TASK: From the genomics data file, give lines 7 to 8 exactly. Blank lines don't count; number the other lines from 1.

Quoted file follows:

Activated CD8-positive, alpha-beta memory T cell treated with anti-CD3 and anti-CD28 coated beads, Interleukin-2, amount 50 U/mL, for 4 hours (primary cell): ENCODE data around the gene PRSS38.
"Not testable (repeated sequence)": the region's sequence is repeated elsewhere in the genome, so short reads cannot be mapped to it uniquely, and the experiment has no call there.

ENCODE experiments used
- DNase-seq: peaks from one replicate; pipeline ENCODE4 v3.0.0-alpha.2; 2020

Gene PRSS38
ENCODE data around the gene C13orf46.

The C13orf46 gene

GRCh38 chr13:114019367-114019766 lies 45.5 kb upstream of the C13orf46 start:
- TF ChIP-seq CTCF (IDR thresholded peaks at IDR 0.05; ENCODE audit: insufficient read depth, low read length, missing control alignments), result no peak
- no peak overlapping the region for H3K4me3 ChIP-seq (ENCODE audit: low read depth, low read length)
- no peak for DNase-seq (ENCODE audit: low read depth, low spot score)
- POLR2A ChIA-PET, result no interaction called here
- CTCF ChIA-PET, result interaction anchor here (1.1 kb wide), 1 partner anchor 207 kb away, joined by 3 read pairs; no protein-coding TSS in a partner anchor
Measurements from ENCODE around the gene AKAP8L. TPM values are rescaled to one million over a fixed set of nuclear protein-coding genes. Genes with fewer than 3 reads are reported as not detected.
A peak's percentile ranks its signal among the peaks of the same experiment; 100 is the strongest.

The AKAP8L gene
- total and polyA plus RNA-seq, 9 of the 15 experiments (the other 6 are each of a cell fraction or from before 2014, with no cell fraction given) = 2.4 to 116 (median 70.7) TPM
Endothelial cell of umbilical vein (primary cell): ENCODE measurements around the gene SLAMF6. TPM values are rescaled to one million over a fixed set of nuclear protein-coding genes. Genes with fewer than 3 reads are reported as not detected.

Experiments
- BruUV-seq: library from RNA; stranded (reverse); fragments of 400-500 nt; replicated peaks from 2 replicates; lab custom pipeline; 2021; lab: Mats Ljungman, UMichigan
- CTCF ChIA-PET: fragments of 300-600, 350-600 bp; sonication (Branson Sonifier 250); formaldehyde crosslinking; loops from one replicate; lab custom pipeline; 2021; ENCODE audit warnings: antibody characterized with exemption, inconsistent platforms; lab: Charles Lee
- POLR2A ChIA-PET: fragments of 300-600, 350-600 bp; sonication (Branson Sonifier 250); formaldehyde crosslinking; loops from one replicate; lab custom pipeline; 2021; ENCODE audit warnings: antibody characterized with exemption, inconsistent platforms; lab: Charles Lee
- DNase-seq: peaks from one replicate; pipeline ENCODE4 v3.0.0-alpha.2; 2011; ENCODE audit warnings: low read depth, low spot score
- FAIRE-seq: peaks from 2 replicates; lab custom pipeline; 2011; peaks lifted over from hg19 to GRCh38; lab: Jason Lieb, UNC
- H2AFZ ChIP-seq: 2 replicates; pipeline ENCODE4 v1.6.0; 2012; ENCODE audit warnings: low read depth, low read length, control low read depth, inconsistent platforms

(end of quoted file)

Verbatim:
The C13orf46 gene

GRCh38 chr13:114019367-114019766 lies 45.5 kb upstream of the C13orf46 start: